Black bear breaks into lunch boxes, picnic baskets on B.C. beach

Conservation officers say the animal is unusually aggressive and goes right up to people

A hungry black bear has been kicking up a fuss on a Metro Vancouver beach, leaving conservation officers concerned about what the animal might do next.

Conservation officer Eric Tyukodi said the bear has been hanging around White Pine Beach in Port Moody’s Belcarra Park since Thursday.

“It’s been eating right out of people’s lunch boxes and picnic baskets with people right beside them,” said Tyukodi. “A woman was sunbathing on the beach and the bear came right up behind her and started eating her food.”

Half a dozen parks staff and conservation officers tried to chase it away, but it was “very nonplussed about us yelling at it.

“I was physically pushing coolers and barbecues away from it.”

Tyukodi said the animal finally moved once he ran and yelled at it.

Black bears don’t typically attack people, and bears aren’t uncommon in the region’s wilder areas, but this particular one is much more aggressive and food-habituated than most.

“Literally thousands of people use this beach. Everyone was sitting there, making noise and it was still coming towards us looking for food,” Tyukodi said.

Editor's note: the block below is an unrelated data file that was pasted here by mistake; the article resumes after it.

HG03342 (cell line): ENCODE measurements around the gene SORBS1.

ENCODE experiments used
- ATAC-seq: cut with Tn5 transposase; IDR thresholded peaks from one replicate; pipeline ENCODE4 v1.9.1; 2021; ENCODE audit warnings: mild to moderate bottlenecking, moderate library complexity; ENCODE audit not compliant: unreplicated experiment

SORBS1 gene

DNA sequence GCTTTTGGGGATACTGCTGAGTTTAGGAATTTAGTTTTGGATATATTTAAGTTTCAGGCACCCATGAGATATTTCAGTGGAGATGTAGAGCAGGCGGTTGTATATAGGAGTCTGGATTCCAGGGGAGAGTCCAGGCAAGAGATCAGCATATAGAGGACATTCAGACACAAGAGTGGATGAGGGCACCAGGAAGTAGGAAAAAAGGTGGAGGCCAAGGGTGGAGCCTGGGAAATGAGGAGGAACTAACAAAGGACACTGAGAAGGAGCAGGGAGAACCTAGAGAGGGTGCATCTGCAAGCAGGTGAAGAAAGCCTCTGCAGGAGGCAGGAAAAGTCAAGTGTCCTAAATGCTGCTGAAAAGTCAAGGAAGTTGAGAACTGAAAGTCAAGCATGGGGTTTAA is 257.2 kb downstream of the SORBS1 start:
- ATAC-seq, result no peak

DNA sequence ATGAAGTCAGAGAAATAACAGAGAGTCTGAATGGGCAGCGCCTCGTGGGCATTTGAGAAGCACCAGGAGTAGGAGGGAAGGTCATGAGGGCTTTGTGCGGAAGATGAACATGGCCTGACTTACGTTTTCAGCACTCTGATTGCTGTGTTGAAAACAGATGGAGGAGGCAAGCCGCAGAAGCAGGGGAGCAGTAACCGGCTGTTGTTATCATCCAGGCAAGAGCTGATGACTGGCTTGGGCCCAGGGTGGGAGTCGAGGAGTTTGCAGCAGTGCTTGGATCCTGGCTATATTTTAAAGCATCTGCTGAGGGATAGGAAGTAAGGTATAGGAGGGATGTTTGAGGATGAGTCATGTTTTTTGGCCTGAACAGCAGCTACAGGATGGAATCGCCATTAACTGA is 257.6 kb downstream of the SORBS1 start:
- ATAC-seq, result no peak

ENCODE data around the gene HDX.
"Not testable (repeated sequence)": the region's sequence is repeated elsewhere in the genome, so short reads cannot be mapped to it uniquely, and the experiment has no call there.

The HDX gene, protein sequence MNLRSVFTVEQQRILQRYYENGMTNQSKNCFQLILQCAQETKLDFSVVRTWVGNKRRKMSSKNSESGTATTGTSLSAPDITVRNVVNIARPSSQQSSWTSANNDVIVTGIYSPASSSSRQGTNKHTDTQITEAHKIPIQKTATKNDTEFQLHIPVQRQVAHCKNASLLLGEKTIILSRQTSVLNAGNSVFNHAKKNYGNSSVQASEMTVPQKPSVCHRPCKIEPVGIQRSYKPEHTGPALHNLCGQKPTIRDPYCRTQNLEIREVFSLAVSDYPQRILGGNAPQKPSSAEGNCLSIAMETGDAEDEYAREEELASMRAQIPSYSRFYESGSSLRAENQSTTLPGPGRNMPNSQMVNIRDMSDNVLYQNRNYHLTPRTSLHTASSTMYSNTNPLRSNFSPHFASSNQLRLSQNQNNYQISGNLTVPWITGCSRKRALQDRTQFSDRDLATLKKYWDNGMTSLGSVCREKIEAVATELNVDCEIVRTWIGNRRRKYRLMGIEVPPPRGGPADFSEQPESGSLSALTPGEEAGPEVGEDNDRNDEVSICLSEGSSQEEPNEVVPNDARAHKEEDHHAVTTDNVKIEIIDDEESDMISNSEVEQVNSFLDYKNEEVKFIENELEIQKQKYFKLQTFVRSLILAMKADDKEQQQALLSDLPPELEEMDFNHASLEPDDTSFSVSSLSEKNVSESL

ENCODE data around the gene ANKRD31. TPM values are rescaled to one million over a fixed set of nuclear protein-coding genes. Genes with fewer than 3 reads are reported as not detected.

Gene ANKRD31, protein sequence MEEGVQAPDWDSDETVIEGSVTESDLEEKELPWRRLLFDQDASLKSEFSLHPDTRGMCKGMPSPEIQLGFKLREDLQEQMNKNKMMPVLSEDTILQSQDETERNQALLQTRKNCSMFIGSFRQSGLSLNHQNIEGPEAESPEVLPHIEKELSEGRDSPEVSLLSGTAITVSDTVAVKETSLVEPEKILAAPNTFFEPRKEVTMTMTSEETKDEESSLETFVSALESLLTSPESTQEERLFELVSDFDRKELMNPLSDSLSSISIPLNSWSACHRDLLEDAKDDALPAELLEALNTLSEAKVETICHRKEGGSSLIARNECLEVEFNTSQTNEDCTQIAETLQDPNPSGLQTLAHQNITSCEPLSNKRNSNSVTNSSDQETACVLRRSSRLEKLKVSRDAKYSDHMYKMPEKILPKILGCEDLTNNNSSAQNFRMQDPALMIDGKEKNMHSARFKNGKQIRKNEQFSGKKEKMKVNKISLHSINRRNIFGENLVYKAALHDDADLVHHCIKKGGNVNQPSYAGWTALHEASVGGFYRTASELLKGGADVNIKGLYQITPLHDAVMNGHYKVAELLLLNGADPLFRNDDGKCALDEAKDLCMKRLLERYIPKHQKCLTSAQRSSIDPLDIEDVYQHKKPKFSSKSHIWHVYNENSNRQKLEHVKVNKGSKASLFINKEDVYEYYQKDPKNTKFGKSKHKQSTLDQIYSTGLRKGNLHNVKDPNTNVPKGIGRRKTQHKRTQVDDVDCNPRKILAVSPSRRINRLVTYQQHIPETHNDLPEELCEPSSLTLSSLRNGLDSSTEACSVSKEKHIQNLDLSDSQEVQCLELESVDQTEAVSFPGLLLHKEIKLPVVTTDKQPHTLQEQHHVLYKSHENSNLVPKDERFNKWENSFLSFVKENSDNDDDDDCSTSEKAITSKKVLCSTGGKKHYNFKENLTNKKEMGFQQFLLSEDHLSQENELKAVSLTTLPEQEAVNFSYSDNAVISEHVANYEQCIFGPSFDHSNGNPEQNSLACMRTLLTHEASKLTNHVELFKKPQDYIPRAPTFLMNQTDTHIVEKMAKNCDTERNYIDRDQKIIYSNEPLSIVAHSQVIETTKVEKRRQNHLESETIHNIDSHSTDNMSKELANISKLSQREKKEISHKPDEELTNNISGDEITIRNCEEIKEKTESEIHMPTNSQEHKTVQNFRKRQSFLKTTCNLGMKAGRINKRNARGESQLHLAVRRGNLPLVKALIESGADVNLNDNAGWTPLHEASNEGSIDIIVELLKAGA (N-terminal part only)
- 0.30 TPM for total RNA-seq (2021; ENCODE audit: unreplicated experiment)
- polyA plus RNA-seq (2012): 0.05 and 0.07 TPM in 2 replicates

He’s worried someone will get too close or try to scare the bear off, angering it or backing it into a corner. “Bears are just like people: they want their personal space.

Conservation officers have a trap set for the bear on White Pine Beach, which has been closed to vehicles.

The focus is on getting the bear away from the beach and then they’ll see if it can be relocated safely.

Although pedestrians are still allowed in, they can’t bring in food.

The bear was spotted near a pier recently, and another one, although perhaps it was the same one, was seen wandering around Port Moody.

Tyukodi, who’s headed there again Monday afternoon to see check in on the animal, hopes people stay away it.

If you see a bear, “the number one thing is do not run. Don’t turn your back on it,” he said. “Definitely make sure the bear sees you. Wave your arms and back away slowly. No sudden movements.”

It’s important to not leave food unattended, to throw away trash in bear-safe bins, and to keep small kids and dogs close, and on-leash, anywhere in the wilderness, he said.

Sometimes, a dog can go chasing after a bear, “and then it comes back angry.”

If you see a bear where it shouldn’t be going, call the B.C. Conservation Officers Service at 1-877-952-7277.


@katslepian

katya.slepian@bpdigital.ca

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